SBA proposes joint venture, subcontracting changes

S mall businesses are getting some long-waited good news from the Small Business Administration.

SBA issued a proposed rule Dec. 29, nearly a year after Congress passed the fiscal 2013 Defense Authorization bill changing certain provisions in the Small Business Act.

Among the most important updates is the provision letting joint ventures between two or more small firms bid as a small business.

“SBA proposes to remove the restriction on the type of contract for which small businesses may joint venture without being affiliated for size determination purposes. SBA is proposing this change for several reasons. First, this proposed change would encourage more small business joint venturing, in furtherance of the governmentwide goals for small business participation in federal contracting,” the proposal stated. “Second, this change would respond to results from the Small Business Teaming Pilot Program indicating more small business opportunities and greater success on small contracts than on large contracts. Third, this change would better align with the new provisions of the NDAA governing the limitations on subcontracting, which allow a small business prime contractor to subcontract to as many similarly situated subcontractors as desired.”

SBA also clarifies how it will calculate whether a small firm remains small year over year.

“SBA proposes to clarify that receipts include all income, and the only exclusions from income are the ones specifically listed” in Section 121.104 of the Small Business Act, such as net capital gains or losses, taxes collected for and remitted to a taxing authority if included in gross or total income and amounts collected by services such as travel or real estate agents.

SBA stated, “It was always SBA’s intent to include all income, except for the listed exclusions; however, SBA has found that some business concerns misinterpreted the current definition of receipts to exclude passive income. SBA’s proposed change clarifies the intent to include all income, including passive income, in the calculation of receipts.”

A huge chunk of the rule focuses on small business subcontracting changes.

Among the biggest change is a shift in how agencies are to calculate the percentage of work required to be performed by a prime contractor.

SBA says it wants to change to the “concept of limiting a percentage of the award amount to be spent on subcontractors. The goal is the same: to ensure that a certain amount of work is performed by a prime contractor small business concern (SBC) that qualified for a small business program set-aside procurement due to its socioeconomic program status.”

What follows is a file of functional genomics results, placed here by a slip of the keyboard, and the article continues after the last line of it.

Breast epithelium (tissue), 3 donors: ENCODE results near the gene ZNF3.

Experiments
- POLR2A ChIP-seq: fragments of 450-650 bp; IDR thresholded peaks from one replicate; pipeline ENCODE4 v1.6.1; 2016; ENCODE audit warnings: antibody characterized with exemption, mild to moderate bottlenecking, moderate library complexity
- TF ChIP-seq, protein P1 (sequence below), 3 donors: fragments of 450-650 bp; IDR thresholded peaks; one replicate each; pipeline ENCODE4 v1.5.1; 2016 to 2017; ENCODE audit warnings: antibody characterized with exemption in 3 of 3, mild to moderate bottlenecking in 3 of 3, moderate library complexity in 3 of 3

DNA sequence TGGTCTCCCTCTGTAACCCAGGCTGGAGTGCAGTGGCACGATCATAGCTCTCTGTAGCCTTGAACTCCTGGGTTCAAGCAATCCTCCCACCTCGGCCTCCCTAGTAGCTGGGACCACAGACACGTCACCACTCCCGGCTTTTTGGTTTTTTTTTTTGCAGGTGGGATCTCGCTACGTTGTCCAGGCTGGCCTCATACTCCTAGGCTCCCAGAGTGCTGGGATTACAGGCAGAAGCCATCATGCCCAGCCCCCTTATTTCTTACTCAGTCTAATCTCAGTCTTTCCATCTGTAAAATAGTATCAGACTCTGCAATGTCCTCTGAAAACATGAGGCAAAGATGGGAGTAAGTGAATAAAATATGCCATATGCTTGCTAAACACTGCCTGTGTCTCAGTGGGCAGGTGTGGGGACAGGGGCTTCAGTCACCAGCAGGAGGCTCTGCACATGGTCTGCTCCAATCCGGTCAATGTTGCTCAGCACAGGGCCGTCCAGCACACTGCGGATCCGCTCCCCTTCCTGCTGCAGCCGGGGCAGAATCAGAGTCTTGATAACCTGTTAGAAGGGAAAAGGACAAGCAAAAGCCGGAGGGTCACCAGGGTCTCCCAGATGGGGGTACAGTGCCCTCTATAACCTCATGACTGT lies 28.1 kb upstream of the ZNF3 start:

SBA also proposes to limit the percentage of the award that could be performed by a large business.

“SBA has concerns about the practical application of a regulation that would require only a certain percentage of contract awards to be either retained by the prime contractor, or spent on a similarly situated entity. SBA’s concern is that an approach that limits its review solely to the first tier of the contracting process (agreements between the prime contractor and its direct subcontractors) could be fraught with abuse,” the notice stated. “For example, if small business A is awarded a $500,000 small business set-aside service contract and subcontracts $450,000 of the work to small business B, if the limitation of subcontracting requirements apply only to the first tier, then the government’s review would be complete. Small businesses A and B clearly meet the 50 percent rule. However, if small business B could further subcontract all of its $450,000 to a large business with impunity, then SBA believes that the intent of the subcontracting limitation requirements would be circumvented and small businesses would not be properly protected. In such a case, a large business would have performed $450,000 of a $500,000 contract (or 90 percent) of a contract that was set-aside exclusively for small business. In SBA’s view, a large business that ultimately performs 90 percent of a small business set-aside contract unduly benefits from a contract intended to be performed by small business. SBA believes that the intent of the changes in the NDAA were to ensure that contracts awarded, and the benefits of those contracts, flow to the proper beneficiaries.”

Comments on the proposed rule are due by Feb. 27.

This post is part of Jason Miller’s Inside the Reporter’s Notebook feature. Read more from this edition of Jason’s Notebook.

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